By Brandon Scalea and Carlos Toro
With the spring season underway and with three MAAC Championships already under its wing, the Rider Athletics department as a whole is in uncharted territory. It is this year’s frontrunner to win one of the conference’s highest honors.
The MAAC Commissioner’s Cup is awarded at the end of every academic year to the best overall program in the conference. Through the winter sports season, Rider holds the No. 1 spot in all three categories: overall, men’s and women’s. The Broncs have never won the Overall Cup or Women’s Cup, and only once did they win the Men’s Cup, in 1998.
The cup has been the conference’s long-standing symbol of athletic excellence and it includes all 25 championship events the conference holds throughout the season. Each institution is scored for every championship it fields a varsity team. Monmouth has won the Overall Cup the last three years and the Men’s Cup the last four.
Charlie Inverso, head coach of the men’s soccer team, said it’s been great seeing the growing trend of success at Rider.
“It just goes to show that we have tremendous coaches at Rider,” he said. “It’s nice to see all our hard work paying off and it’s a good feeling being in first place [in the Commissioner’s Cup standings]. Hopefully we stay there.”
Rider’s run of unprecedented success this year started back in October with Inverso’s group winning its second-straight MAAC title. The championship and subsequent NCAA Tournament bid was a fitting cap on one of the men’s soccer team’s best years in program history.
The team started the regular season 4-0 after an impressive span that included wins over Villanova, La Salle and Temple. Rider’s dominant play helped them crack the national top 25 and earned them a Ratings Power Index (RPI) of as high as 20.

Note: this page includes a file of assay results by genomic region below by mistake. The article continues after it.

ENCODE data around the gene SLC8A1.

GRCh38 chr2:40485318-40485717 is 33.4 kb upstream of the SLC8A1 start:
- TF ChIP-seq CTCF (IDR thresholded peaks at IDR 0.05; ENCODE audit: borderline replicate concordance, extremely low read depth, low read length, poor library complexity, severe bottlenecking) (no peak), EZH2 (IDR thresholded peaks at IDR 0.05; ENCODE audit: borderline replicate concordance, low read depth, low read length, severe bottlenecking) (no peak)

Inverso’s Broncs picked up the No. 2 seed in the MAAC Tournament and ultimately defeated top-seeded Quinnipiac in the tournament final, 3-1. In the first round of the NCAAs, Rider fell to Vermont. Senior forward Christian Flath was named First Team All-MAAC and later on became the first Bronc All-American since 1972.
Junior forward Jose Aguinaga said he believes other Rider teams have fed off the men’s soccer team’s run of success.
“On campus, our athletes feel like a community and just being a part of that is great,” he said. “I’m really happy to be part of this team that has done so well the last couple years, but also to see other Rider athletes winning, too.”
Also during the fall season, the women’s soccer and field hockey teams both earned a spot in the MAAC Championships to add to Rider’s Overall Cup points. The latter, led by long-time Head Coach Lori Hussong, has qualified for the four-team MAAC playoff 16 years in a row. The women’s soccer team has also had recent success, although it lost this year in the first round of the conference tournament. The Broncs won it all in 2014.
Senior Bethany-May Howard was named MAAC Goalkeeper of the Year for women’s soccer and freshman forward Daane Koch was named MAAC Rookie of the Year for field hockey.
The trend of winning carried over into the winter season for Rider, as well.